In advance of Mother's Day, Overstock.com is offering discounts on watches, jewelry, footwear, and more with mom in mind. Personally, we'd like to gift our mothers one of these amazingly whimsical cat watches, but for moms with more highbrow taste, there are plenty of other elegant options on deep discount. 

Find it: Overstock.com

3. Today Is Art Day

For moms who love art, science, and history, Today Is Art Day's collectible figurines offer a way to show off her favorite icons. She can prop the likenesses of Frida Kahlo, Gustav Klimt, Marie Curie, and more on her desk, or grab the brand's art-museum-themed board game for some family fun. You can get 15 percent off your purchase using the code MOTHER until May 12.

Find it: Today Is Art Day

4. Macy's

Macy's wellness-focused Goodfull brand has a lot of mom-worthy items on sale right now, including cookware, knives, kitchen appliances (we can't resist a KitchenAid stand mixer), plate sets, bed and bath products, and more. We are especially tempted by the Aerogarden countertop herb garden kit, which features automatic LED lighting and watering reminders. It's $110 off through May 12. You can also get an extra 10 to 20 percent off select sale items with the code MOM.

Find it: Macy's

5. Coach

If your mom is a fashion maven, Coach is offering significant discounts on bags, shoes, and other fashionable goods for the holiday. (While we don't exactly recommend spending more than $100 buying your mom a luxury leather keychain in the shape of a weiner dog, we also wouldn't hate it.) Use the code MOM19 to get up to 30 percent off.

Find it: Coach

6. Amazon

Whether your mom is an Alexa acolyte or a smart home skeptic, Amazon's probably got a device on sale for her. The rarely-on-sale, wildly popular Kindle Paperwhite is $40 off right now (just $90 for the most basic version). The regular Kindle (which has a lower-resolution screen and no backlight) is also on sale starting at $70. Amazon is also offering deals on Kindle Fire tablets, Ring Alarm systems, Echo smart speakers, and more.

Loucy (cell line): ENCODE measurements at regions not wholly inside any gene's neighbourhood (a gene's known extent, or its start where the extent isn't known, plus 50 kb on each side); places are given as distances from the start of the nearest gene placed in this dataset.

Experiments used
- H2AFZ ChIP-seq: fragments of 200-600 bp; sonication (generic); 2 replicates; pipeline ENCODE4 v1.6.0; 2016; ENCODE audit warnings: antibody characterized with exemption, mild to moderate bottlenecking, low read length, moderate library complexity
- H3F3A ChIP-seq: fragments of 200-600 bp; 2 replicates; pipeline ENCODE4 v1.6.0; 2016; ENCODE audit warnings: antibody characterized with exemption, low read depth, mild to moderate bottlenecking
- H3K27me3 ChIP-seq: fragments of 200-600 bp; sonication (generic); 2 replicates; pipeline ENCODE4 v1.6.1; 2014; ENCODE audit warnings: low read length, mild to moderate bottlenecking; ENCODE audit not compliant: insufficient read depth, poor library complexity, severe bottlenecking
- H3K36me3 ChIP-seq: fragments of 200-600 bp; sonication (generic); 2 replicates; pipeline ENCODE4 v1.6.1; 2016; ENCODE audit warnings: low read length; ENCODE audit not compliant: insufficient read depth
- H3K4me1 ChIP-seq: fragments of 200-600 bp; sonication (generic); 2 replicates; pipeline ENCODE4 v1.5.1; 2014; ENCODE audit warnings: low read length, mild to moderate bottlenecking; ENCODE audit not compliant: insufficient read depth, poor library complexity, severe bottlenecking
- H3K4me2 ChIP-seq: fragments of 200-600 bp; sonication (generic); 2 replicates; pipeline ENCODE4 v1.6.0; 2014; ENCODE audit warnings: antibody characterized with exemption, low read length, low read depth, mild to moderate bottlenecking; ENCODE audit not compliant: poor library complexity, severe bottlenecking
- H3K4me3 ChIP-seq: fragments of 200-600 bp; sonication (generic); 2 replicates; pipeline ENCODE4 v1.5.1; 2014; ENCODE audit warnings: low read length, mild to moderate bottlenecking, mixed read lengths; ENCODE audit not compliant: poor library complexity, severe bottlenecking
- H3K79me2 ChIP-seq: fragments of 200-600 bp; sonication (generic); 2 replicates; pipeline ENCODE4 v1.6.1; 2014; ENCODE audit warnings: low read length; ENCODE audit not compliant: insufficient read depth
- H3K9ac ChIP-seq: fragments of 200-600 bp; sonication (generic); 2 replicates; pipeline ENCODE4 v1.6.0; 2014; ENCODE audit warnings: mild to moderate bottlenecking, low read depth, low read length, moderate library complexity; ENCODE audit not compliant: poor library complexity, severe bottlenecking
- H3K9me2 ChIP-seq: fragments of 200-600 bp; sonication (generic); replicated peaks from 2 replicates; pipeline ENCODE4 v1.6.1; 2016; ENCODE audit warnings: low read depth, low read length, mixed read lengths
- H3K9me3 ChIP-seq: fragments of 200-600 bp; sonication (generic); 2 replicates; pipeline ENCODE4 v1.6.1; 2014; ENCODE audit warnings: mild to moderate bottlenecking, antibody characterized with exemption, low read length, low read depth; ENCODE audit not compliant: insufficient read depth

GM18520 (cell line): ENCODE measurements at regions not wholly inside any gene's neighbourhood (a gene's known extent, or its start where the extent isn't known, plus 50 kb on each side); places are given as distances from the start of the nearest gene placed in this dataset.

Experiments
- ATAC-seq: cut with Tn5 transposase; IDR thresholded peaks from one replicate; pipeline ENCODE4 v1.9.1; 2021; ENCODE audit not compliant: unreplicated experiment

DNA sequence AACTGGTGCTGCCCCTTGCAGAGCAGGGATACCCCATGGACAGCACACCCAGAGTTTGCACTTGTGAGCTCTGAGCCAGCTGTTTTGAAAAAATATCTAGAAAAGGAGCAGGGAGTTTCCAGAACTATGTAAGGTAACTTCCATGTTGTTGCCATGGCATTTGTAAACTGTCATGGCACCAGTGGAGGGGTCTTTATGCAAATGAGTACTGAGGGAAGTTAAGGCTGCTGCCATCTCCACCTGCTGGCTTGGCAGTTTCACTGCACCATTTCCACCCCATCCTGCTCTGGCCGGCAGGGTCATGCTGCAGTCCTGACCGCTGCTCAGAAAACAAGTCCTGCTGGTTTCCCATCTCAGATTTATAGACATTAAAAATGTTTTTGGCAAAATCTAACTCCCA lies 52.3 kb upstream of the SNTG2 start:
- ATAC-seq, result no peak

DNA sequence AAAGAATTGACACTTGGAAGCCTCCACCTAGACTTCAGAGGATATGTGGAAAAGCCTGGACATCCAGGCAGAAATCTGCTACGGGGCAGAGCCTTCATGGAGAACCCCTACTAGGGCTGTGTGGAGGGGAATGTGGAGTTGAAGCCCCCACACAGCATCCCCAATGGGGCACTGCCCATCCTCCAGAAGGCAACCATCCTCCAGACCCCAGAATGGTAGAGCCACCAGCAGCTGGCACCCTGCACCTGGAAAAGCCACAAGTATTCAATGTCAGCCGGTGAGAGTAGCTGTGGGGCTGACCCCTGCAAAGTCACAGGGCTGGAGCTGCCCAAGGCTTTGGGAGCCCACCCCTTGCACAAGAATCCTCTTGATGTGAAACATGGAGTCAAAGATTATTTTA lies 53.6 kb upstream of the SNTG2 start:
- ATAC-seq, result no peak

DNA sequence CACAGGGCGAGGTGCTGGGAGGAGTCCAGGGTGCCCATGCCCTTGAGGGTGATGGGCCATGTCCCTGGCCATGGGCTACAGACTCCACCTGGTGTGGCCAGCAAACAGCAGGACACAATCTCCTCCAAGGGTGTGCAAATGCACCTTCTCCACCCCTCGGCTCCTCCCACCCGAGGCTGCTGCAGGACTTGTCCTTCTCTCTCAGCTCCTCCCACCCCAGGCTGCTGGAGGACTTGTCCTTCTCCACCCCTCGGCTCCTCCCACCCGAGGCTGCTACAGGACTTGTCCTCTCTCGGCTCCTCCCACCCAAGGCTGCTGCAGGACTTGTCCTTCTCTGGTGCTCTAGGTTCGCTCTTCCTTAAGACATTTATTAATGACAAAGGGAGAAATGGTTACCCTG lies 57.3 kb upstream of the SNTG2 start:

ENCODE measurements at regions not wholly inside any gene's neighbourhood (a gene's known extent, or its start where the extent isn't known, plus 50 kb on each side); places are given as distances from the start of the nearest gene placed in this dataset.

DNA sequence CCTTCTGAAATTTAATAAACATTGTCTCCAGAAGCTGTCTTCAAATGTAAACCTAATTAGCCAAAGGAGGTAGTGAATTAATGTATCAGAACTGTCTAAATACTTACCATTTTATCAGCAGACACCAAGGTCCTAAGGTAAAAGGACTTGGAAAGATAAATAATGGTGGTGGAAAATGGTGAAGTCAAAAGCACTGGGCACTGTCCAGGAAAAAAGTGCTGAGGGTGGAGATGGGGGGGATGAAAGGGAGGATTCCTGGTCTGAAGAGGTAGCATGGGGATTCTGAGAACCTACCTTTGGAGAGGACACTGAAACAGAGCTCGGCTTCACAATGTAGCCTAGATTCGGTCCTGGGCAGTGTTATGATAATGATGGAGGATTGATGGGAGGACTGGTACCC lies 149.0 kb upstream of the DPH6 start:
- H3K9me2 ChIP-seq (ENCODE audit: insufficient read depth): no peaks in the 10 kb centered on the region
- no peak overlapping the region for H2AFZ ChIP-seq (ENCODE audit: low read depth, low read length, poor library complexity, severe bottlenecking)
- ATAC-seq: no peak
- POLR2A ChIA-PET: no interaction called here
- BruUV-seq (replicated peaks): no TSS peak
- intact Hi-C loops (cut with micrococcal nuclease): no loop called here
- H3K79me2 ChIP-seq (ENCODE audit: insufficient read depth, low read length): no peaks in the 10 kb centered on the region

Find it: Amazon

7. CompetitiveCyclist.com

Whether your mom is a weekend warrior or just likes to take the occasional group ride, you can get great deals on cycling gear and equipment from CompetitiveCyclist.com. With bikes, apparel, and accessories targeted at road cyclists, mountain bikers, and triathlon athletes, there's plenty to choose from. Get mom some waterproof apparel for her spring rides, invest in some nice sunglasses for her summer workouts, or go ahead and help her upgrade to her dream bike. Use the code 21VERONA for 21 percent off full-price items from now until June 2.

Find it: CompetitiveCyclist.com

Mental Floss has affiliate relationships with certain retailers and may receive a small percentage of any sale. But we choose all products independently and only get commission on items you buy and don’t return, so we’re only happy if you’re happy. Thanks for helping us pay the bills!